Russia can shoot down American satellites with a laser beam ("Wired Magazine", USA)



At the beginning of the 80-s, Soviet engineers began to equip the IL-76 aircraft with laser guns. Two models rose in the air as part of the Falcon-Echelon development work. Supposedly, it was an attempt to create a counterbalance to the American efforts to develop a whole grouping of laser weaponscapable of destroying missiles. But with the collapse of the Soviet Union, the Falcon-Echelon program rested in Bose.


At least it seemed so at the time. But today there is more evidence that the Russian military has revived the laser project of the Soviet era. As reported by Space Review, in its new incarnation, the beam gun is aimed upwards - at American satellites.

In many ways, the plane of the Taganrog Aviation Complex named after Beriev A-60 resembles the American flying laser laboratory of the Airborne Laser Test Bed, which is a military Boeing-747 with a laser on board. Both aircraft have a bulbous fairing in the nose, and a rather strange hump in the upper part of the fuselage. The nose of the American laser laboratory opens so that the beam gun inside can hit the missiles approaching the target.


But in the nose of A-60 there are no visible holes. Instead, there is "a large thickening in the upper rear of the aircraft, similar to the sliding doors of a laser turret with a 1 megawatt capacity," space history historian Dwayne A. Day wrote in Space Review. “The laser is specifically designed to shoot up at something that is above the plane, but not sideways and not down - at ground targets and at other aircraft.”


The emblem on board the aircraft makes it possible to guess what the target should hit this plane. It depicts a falcon, shooting down a spacecraft that flies over the North Pole in the direction of Russia. Day says this is the Hubble space telescope.


A statement made last year by an unnamed representative provides new evidence. According to him, the A-60 system "is designed to transmit laser energy to remote objects in order to counteract the enemy's opto-electronic means." In other words, the laser should blind American spy satellites.


This idea is not as fantastic as it may seem at first glance. In 1984, the Soviets directed the laser to the Challenger space shuttle, considering it to be an orbital reconnaissance satellite. As reported in the Jane's Intelligence Review, the laser "caused problems with the space shuttle and the crew’s indisposition." In 2006, China also shot from the ground with a laser at American satellites, temporarily disabling the American "cosmic eyes."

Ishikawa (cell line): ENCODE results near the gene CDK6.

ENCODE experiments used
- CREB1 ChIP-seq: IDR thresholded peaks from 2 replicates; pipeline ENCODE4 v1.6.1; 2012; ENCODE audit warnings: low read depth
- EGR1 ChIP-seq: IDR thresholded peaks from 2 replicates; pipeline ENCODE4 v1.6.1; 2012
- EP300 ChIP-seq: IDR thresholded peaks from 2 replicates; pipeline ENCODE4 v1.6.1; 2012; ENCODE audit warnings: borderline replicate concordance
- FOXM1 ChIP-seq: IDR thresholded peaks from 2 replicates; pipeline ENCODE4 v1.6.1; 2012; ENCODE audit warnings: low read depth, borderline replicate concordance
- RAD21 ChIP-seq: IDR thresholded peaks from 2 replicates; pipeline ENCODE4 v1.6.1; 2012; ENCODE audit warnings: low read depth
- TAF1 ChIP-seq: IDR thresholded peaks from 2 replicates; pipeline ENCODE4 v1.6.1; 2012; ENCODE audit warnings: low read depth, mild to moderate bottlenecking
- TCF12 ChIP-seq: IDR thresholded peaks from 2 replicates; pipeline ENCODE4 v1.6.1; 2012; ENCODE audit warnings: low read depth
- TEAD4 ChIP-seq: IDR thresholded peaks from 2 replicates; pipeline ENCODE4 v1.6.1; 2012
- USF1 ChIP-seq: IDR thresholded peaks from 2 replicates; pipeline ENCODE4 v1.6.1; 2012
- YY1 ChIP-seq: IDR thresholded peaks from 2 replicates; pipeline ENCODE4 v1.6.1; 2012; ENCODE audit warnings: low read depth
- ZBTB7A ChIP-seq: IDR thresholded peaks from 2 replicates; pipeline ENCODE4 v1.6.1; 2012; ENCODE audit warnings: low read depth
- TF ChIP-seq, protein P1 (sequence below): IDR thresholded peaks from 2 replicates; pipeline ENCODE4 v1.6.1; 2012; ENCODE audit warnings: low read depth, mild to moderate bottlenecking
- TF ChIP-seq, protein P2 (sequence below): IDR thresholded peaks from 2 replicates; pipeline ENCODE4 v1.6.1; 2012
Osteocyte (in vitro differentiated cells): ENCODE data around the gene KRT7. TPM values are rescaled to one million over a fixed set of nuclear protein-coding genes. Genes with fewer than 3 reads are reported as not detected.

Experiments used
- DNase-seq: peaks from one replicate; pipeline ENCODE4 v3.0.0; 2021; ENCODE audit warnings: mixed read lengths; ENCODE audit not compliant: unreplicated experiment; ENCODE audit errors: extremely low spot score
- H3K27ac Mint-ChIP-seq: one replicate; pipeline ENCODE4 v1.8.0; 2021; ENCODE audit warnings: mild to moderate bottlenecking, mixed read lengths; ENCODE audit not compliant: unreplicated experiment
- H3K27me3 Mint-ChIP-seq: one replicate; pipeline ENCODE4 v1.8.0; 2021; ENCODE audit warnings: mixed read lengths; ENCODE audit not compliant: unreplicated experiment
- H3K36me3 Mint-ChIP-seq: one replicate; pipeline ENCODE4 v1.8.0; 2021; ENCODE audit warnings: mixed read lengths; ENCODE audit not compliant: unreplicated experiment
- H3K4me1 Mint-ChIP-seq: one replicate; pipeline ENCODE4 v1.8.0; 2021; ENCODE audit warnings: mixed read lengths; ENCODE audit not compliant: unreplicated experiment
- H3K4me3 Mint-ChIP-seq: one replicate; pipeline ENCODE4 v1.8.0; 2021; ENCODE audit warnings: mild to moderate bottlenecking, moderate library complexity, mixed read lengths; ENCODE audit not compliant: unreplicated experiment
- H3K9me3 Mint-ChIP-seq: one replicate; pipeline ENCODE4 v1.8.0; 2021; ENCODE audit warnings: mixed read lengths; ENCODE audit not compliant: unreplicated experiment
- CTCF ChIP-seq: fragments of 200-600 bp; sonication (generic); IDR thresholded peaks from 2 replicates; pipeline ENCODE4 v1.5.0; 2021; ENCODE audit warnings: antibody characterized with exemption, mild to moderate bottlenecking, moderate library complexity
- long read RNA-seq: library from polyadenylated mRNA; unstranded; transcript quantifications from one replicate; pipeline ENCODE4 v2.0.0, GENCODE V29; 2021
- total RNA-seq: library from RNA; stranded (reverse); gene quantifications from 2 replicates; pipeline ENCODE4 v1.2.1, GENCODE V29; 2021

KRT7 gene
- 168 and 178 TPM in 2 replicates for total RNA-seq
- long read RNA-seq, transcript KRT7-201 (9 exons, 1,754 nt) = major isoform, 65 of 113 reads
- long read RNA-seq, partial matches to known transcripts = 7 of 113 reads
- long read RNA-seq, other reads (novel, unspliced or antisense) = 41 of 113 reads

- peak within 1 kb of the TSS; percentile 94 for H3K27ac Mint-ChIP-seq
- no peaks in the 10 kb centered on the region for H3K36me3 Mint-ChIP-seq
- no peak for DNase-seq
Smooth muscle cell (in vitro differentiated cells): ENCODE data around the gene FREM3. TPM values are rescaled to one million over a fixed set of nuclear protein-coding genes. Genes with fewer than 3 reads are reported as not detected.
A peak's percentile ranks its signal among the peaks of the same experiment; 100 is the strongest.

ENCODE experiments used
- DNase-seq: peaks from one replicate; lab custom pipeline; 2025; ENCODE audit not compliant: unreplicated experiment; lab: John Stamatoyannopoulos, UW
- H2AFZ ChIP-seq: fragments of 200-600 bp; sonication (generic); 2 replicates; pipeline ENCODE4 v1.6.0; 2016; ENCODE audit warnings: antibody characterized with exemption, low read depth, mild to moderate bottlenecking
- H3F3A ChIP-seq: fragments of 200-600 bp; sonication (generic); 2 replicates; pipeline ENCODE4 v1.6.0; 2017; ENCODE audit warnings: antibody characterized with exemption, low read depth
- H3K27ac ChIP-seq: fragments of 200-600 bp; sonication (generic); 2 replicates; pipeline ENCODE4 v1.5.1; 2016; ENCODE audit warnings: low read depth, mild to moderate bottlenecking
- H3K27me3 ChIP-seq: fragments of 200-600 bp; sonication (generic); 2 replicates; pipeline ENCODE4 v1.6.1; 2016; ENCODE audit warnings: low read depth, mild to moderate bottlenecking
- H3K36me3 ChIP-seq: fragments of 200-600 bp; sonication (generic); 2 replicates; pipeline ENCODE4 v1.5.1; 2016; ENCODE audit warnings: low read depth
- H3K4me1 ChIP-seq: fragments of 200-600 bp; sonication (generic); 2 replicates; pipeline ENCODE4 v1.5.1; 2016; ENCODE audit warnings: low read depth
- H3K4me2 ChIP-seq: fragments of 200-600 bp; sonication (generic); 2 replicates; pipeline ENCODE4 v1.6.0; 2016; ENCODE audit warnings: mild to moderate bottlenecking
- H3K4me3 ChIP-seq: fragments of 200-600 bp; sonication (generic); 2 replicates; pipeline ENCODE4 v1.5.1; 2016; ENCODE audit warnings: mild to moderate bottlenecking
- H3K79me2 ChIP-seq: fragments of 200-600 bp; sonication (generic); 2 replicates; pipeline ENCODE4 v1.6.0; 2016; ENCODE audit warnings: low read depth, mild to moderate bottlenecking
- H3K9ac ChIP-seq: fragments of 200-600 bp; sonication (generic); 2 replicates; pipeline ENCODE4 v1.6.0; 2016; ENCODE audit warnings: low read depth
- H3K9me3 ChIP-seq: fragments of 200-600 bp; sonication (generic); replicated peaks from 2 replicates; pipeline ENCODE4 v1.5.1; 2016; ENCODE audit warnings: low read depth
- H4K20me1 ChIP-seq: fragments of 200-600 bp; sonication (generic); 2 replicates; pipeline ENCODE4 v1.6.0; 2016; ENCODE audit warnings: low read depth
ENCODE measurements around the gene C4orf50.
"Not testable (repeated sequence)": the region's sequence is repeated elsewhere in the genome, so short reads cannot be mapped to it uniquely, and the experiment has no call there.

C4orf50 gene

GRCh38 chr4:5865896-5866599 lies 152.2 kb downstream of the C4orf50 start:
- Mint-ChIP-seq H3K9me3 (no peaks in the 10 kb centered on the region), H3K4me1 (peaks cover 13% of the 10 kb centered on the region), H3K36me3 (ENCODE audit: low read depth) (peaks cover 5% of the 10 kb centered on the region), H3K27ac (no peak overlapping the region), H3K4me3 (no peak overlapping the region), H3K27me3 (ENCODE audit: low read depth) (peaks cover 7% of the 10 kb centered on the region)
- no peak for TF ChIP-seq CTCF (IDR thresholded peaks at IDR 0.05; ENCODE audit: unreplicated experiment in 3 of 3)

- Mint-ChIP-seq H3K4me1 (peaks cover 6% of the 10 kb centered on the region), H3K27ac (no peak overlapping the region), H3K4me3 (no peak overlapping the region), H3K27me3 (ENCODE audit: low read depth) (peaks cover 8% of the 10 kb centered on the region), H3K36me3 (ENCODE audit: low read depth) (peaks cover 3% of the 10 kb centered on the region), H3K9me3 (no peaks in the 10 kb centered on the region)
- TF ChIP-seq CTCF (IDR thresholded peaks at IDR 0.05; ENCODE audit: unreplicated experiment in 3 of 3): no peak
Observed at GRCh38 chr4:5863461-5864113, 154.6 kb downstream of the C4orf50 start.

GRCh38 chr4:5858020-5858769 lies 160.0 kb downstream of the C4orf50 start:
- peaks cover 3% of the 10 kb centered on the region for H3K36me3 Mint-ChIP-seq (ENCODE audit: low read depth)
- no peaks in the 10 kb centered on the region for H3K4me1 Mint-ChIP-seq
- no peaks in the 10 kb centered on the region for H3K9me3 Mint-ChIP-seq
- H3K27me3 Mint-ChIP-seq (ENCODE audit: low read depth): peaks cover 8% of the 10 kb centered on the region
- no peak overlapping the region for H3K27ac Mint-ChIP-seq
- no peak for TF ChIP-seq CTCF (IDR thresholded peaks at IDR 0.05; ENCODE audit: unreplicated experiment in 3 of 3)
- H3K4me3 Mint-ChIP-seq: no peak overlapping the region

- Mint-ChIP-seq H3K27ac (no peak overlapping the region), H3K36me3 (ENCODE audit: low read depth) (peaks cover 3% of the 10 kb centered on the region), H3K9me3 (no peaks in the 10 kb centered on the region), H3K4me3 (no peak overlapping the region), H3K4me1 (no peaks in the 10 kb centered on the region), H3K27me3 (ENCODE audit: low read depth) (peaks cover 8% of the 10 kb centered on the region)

Russia can shoot down American satellites with a laser beam ("Wired Magazine", USA)Photos of the resurrected Russian laser gun began to appear in 2009 year. By the summer of 2010, Pravda had already openly praised work on the creation of an "air-based military laser based on Il-76, designed to counter enemy reconnaissance equipment in various conditions." Russian life boss Vladimir Putin led talks about equipping Israeli unmanned aerial vehicles with “space and laser equipment”.

It is unclear how far the Russians have advanced in the development of a laser beam gun. But paradoxically, while the A-60 program is gaining momentum, the American program of the flying laser laboratory is slowing down. Plans to create a whole fleet of B-747 with beam guns have been reduced to a single aircraft, and this aircraft also misfires during testing. So the Russians need to carefully ensure that the Americans do not spy on their project. After decades of development work and billions of dollars spent, the American flying laser has not learned to shoot straight at the target.
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